Myron Ebell: I think, I've learned one thing about dealing with Congress, it's very hard to pass any kind of legislation and it's probably easier to pass bad legislation, like McCain-Lieberman, than it is to pass good legislation. But again, I think it has very low prospects in the Senate. When it gets to the House it's absolutely dead. So for this Congress I think it's going nowhere and I think the other similar measures are going nowhere. The fact is that of course the American people are speaking on global warming, every since it shows that the Midwest loses population relative to places like Arizona, Florida, California and Nevada and that's because people prefer warmer climates and consumers prefer lower prices. I think, you know we can talk about special interest benefiting from higher energy prices and energy rationing, but in fact, the American consumer is the one that would have to pay the bills. And since we're all consumers, we're not all part of that special interest that can benefit from energy rationing I think that this kind of legislation has a very bleak prospect as far as I can see.
Brian Stempeck: Clearly you guys have different opinions about where McCain-Lieberman and the Bingaman amendment are going, but in terms of the international outlook, President Bush will be meeting with the G8 Summit with Tony Blair, I believe, this summer. Mr. Blair has said this is going to be a top priority for him. Just a last question for each of you, where do you see the U.S. going in terms of international commitments to climate change? Any change from the status quo?
Annie Petsonk: I think that one of the things that Tony Blair understands is that we're actually in a relatively narrow time window as a world to begin to deal with this problem because if we don't deal with it our children and our grandchildren are going to be stuck with it. That's why Mr. Blair is taking this extraordinary step of making climate change the major issue, not just for the G8 presidency, where he's going to be face-to-face with Mr. Bush, but for the balance of the year where Mr. Blair has the presidency of the European, U.K. has the presidency of the European Union. So he's making a durable commitment to this over the next year, reaching out to America, reaching out, this is one of America's major friends and allies, reaching out to see if we can bring this country along and bring it into the world market where people are working together to find better, cheaper, faster ways of dealing with this environmental problem.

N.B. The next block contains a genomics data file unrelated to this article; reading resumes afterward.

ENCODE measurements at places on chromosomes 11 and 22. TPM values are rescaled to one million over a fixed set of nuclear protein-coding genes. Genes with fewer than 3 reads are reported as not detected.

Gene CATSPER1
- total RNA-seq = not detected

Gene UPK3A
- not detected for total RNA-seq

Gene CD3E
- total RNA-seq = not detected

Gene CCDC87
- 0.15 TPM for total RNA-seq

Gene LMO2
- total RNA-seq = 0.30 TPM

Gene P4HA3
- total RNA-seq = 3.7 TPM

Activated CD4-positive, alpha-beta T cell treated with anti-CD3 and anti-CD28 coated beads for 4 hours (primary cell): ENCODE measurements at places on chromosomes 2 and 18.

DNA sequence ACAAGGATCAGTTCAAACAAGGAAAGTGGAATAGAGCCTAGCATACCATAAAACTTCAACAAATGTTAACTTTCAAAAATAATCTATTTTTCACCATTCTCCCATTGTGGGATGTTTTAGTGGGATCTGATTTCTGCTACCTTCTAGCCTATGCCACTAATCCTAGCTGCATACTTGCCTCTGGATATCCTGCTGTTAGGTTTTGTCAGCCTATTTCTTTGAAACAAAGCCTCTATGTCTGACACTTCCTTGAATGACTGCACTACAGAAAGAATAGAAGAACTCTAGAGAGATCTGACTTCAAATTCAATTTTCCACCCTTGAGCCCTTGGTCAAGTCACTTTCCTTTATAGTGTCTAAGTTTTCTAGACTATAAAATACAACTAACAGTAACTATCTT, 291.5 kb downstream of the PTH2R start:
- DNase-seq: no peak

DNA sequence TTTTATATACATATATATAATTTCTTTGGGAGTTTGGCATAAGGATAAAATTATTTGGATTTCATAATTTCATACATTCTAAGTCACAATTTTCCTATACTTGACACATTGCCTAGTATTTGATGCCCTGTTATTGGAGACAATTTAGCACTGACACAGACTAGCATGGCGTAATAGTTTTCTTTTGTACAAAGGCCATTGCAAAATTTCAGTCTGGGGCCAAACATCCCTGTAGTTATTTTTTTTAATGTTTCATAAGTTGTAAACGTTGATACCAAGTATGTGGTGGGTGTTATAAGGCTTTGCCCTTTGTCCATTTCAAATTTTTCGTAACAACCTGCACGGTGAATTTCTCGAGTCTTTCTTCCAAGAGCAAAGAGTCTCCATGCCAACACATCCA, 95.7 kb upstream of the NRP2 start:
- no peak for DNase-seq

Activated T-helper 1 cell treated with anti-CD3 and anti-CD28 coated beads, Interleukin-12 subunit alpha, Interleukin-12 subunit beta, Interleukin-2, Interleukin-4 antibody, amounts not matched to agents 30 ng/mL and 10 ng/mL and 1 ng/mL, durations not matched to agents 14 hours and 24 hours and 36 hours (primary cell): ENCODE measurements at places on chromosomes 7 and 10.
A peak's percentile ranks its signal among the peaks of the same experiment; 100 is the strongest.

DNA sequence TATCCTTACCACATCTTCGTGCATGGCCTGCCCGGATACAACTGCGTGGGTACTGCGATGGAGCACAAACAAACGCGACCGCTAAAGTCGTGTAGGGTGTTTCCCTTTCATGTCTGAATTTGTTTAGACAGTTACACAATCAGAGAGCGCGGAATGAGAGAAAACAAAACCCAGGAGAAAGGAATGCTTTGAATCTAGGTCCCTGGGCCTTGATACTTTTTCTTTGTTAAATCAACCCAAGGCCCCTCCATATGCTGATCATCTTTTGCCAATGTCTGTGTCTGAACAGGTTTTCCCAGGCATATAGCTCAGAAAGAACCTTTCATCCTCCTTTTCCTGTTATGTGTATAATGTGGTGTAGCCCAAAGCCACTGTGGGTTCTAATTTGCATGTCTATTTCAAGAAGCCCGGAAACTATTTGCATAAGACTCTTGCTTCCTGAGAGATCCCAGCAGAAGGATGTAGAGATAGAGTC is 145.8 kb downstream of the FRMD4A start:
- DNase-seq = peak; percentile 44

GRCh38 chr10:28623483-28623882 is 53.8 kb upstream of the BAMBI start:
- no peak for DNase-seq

Brian Stempeck: Myron, your thoughts on where the U.S. is going with the international commitments?
Myron Ebell: Well, I agree with what Annie said about Tony Blair. He has really gone out on a limb on global warming along with several other senior leaders in Europe. I don't think they're going to get anywhere with President Bush. I think Harlan Watson, the State Department's climate negotiator, said that a couple of weeks ago, that the president's position is clear and it makes a lot more sense than the Kyoto Protocol. The fact is that you have a bunch of leaders in Europe who have invested a lot in Kyoto. They are, most of them, nearing the end of their careers and what's going to happen, I believe, is that when the European Union misses its targets in 2012 it will be impossible to agree on a second round of lower targets, which would be even more expensive than the first round of course, because each cut will be more expensive. The Australian Environment Minister Ian Campbell recently took a tour to talk to people in Brussels, London, Washington and in Asia about what will happen in a second round and he said, "It's clear nobody wants a second round of targets and timetables." If Kyoto has a future it isn't that kind of system.
Brian Stempeck: All right. Tough road ahead for the Kyoto Protocol it sounds like. We're out of time. We're going to have to stop there. I'd like thank both of our guests today, that was Annie Petsonk, international counsel for Environmental Defense, and Myron Ebell, director of Global Warming Programs for the Competitive Enterprise Institute. I'm Brian Stempeck. This is OnPoint. Thanks for watching.